Find out what you’re made of at The Public Body .03

October 19th 2018

Jon Rafman, Dream Journal 2016-2017, 2017, courtesy the artist and Sprüth Magers. Photo: Zan Wimberley

The Public Body .03 at Artspace asks: what now, after all of our modern material interventions, are our bodies actually made of? The humanoid construct that calls themselves Sean Maroney was there.

We live in a wacky world of odd-ends entangled together. We have smart phones at the end of our hands like cyborgs which connect us to a million different types of selves: our linked-in selves, Instagram selves, Google-search-history selves and more. We ingest animals, which are digested by weird bacteria in our stomachs, and we pump ourselves full of antibiotics, vitamins, hormonal contraception, and vaccines. We are fuelled by caffeine, sugar, and almond milk. We get serotonin hits from bright screens and from online shopping. We are more than just a body and a mind – we are an assemblage of desires, pharmaceuticals, and objects. This is the weirdness that confront us at The Public Body .03.


Patricia Piccinini, Eagle Egg Man (The Optimist) 2016, Eagle Egg Man (The  Philosopher) 2016, Eagle Egg Man (The Astronomer) 2016, courtesy the artist. Photo: Zan Wimberley


On the long wall opposite the entry, Patricia Piccinini’s Grotto (2018) hangs. This long wall brings the two sides of the gallery together. Piccinini’s work, of which there are numerous examples throughout, punctuates each room, touchstones of the uncannily familiar that keep us in touch with the corporeal body amid so many digital manifestations. Her strange, wonderful, realistic forms force us into a radical re-evaluation of what it means to be a person in a physical body.

Video is the stand-out medium throughout, fragmenting ideas of the body onto the screen. Jon Rafman’s single-channel video, Dream Journal 2016-2017, is a 49 minute 17 second nonsensical joyride. Rafman says he navigates the impact of the ‘general sense of entrapment and isolation felt by many as social and political life becomes increasingly abstracted and experience dematerialized’ which is ‘redirected into strange and sometimes disturbing expressions.’ His video’s protagonist, a white valley-girl in a white cap reading ‘XANAX!’ is ‘a clone of a clone’, and wanders through scenarios of unimaginable strangeness – think Alice-in-Wonderland-meets-Marilyn Manson.


THE PUBLIC BODY .03, installation view, Artspace, Sydney, 2018. Photo: Zan Wimberley


On the other side of the gallery, Rachel Maclean’s garish tapestries, We Want Data! (2016), depict a dystopia where humanoid emojis thrive and degenerate. Then on to the laughable, visceral, really gross and scary It’s What’s Inside That Counts (2016), an unmissable video work which expertly navigates the waters of social media, wellbeing, and capitalist toxicity (among other themes).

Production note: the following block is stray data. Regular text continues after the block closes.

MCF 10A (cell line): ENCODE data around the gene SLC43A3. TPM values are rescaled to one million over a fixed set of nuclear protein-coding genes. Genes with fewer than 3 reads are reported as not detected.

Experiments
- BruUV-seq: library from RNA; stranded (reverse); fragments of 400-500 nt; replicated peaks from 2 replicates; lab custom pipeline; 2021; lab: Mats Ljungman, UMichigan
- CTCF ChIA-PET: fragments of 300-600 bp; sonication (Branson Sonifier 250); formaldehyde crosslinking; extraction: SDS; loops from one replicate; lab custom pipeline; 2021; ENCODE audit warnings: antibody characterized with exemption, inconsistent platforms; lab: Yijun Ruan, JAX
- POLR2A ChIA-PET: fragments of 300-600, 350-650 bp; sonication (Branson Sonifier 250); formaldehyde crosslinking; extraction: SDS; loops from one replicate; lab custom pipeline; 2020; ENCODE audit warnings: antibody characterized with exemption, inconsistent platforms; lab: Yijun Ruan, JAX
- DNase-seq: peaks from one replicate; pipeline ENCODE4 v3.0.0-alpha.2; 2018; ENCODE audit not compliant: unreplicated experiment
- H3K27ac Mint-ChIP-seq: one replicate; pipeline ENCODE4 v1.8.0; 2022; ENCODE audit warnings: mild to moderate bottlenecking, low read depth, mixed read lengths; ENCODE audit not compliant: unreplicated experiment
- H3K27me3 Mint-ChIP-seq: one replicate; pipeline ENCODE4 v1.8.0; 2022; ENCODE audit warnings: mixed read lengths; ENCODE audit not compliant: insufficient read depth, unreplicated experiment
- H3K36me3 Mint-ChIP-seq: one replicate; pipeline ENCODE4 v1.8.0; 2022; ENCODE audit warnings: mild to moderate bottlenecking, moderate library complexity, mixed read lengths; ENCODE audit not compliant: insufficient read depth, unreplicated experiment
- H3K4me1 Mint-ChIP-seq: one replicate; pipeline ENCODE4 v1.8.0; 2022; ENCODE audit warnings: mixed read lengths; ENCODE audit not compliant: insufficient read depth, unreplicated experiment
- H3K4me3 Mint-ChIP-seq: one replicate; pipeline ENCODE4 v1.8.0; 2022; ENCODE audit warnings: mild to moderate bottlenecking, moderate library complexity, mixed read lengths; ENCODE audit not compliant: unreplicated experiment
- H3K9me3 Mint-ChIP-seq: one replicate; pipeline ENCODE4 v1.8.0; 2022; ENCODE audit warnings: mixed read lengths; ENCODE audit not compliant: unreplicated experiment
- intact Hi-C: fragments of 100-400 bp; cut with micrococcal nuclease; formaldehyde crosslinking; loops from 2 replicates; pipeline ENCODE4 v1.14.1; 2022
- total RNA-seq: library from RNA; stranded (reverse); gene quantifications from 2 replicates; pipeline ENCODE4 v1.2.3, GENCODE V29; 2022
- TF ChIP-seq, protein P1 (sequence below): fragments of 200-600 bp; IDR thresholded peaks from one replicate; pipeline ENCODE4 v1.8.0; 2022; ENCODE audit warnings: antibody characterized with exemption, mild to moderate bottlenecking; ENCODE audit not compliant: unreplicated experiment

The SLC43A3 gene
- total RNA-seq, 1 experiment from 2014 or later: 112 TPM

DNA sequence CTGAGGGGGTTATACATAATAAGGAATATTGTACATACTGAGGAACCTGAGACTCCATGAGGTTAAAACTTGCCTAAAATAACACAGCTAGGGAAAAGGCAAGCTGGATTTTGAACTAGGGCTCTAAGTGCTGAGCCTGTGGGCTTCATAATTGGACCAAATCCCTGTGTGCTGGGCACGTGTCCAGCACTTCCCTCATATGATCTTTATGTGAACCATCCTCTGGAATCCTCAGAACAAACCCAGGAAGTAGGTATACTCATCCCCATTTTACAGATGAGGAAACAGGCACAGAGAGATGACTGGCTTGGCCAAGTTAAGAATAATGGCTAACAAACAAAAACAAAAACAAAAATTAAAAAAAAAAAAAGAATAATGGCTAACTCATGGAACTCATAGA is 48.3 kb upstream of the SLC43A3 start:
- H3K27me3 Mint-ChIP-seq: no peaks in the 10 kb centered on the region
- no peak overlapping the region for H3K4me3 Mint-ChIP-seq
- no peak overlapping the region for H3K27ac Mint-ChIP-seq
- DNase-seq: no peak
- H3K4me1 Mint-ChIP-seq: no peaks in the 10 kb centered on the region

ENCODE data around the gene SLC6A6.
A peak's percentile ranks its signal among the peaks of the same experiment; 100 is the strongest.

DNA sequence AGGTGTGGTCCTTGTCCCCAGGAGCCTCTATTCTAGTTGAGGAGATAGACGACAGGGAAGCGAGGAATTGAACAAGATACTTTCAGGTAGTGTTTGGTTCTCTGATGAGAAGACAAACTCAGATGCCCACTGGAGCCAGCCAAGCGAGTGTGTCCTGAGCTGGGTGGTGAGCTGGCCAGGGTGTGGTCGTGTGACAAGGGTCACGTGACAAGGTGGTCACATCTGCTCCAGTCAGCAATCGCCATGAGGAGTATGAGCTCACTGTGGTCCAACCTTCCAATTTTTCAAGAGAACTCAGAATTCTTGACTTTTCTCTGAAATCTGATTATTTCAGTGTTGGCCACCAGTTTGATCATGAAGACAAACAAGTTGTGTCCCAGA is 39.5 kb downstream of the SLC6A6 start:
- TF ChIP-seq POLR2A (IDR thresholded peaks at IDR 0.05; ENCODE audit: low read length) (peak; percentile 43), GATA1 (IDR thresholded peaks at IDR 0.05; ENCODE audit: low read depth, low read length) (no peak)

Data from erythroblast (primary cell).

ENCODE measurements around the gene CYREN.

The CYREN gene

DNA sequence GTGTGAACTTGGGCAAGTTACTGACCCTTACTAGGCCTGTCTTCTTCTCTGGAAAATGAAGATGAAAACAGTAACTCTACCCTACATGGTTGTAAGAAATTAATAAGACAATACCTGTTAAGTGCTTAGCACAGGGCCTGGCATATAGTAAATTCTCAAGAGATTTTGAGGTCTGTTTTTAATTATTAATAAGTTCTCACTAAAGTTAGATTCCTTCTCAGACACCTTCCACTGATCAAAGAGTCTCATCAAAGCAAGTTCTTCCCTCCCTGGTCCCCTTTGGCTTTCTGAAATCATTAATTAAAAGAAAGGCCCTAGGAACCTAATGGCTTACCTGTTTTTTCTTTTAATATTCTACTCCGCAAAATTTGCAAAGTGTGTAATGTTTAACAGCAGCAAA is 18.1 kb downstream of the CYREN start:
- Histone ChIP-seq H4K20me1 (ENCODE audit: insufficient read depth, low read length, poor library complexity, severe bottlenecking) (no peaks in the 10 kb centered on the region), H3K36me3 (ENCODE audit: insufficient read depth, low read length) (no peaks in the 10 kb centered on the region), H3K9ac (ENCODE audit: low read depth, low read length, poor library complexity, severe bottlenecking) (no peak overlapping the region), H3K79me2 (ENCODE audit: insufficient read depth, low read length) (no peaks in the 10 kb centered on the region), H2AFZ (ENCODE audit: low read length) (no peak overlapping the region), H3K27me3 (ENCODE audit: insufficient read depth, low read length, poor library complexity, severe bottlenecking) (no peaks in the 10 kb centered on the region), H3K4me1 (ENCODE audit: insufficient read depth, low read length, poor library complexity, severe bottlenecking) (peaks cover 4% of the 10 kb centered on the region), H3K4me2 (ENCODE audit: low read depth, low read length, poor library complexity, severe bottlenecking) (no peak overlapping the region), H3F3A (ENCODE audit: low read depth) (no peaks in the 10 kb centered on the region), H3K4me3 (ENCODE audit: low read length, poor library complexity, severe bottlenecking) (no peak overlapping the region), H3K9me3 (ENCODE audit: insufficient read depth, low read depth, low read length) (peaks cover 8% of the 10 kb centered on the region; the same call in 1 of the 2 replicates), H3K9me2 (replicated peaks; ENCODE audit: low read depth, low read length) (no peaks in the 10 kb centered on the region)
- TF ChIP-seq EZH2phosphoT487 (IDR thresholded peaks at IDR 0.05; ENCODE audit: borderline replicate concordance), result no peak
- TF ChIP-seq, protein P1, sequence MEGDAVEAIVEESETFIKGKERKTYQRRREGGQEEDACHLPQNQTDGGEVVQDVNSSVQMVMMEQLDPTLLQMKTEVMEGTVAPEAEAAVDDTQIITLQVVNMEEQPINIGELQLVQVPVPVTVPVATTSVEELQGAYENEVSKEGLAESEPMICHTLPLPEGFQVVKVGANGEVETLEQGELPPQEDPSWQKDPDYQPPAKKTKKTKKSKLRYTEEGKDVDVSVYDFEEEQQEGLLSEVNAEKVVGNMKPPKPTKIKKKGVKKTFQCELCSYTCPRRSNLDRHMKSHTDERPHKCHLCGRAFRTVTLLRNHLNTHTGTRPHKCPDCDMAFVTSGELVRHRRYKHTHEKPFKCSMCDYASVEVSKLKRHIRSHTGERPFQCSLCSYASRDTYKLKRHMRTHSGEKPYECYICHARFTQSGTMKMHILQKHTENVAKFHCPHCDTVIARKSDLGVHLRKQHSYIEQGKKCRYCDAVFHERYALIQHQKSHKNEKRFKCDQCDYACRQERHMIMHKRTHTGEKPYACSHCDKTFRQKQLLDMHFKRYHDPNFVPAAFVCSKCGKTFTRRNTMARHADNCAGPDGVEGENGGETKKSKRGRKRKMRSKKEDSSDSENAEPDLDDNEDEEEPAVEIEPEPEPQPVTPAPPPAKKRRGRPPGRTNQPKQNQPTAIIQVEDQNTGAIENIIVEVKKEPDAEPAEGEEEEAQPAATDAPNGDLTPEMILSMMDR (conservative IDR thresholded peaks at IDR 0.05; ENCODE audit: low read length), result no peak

Need a break from standing? Cécile B. Evans’ 41-minute video What the Heart Wants (2016) is viewed from cushions on a raised platform surrounded by a reflective abyss. This facilitates the openness, and abstraction – we watch as if disembodied from the space around us. The video’s content is a bewildering barrage: A shark swims through a flooded mall, floating ears speak ‘vive le camembert,’ an advertisement for a soft camembert called ‘Paper Tiger’ is accompanied by a pop jingle, and a slow pan of the Blue Mountains is overlaid with code and a voice-over reminiscing about a war. It’s always surprising, funny, and interrogative.

Despite the gruelling themes and its prying precise examinations, the exhibition is hilarious. Weird entanglements of the digital, post-porn, pharmaceutical, post-internet age of the technotopia … this is the mud that these artists wallow in happily. Their joy is infectious. Laughing at the dissolution of the human is surprisingly refreshing.

The Public Body .03 is on until October 28. The few hours spent there are essential, exciting, and fill you with an unmistakable jouissance – a sexy kind of ecstasy.


THE PUBLIC BODY .03, installation view, Artspace, Sydney, 2018. Photo: Zan Wimberley

WHAT: The Public Body .03
WHERE: Artspace, Woolloomooloo.
WHEN: Now – 28 Oct



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